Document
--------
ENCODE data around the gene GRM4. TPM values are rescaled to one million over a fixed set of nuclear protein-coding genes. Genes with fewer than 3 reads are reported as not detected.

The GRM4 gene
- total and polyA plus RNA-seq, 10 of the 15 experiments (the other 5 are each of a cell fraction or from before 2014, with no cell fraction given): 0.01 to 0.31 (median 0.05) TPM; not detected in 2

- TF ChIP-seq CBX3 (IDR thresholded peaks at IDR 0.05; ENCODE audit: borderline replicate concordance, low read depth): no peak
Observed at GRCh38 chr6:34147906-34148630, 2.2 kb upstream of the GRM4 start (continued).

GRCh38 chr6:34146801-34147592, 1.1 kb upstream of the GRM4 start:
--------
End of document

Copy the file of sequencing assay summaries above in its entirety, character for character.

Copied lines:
ENCODE data around the gene GRM4. TPM values are rescaled to one million over a fixed set of nuclear protein-coding genes. Genes with fewer than 3 reads are reported as not detected.

The GRM4 gene
- total and polyA plus RNA-seq, 10 of the 15 experiments (the other 5 are each of a cell fraction or from before 2014, with no cell fraction given): 0.01 to 0.31 (median 0.05) TPM; not detected in 2

- TF ChIP-seq CBX3 (IDR thresholded peaks at IDR 0.05; ENCODE audit: borderline replicate concordance, low read depth): no peak
Observed at GRCh38 chr6:34147906-34148630, 2.2 kb upstream of the GRM4 start (continued).

GRCh38 chr6:34146801-34147592, 1.1 kb upstream of the GRM4 start: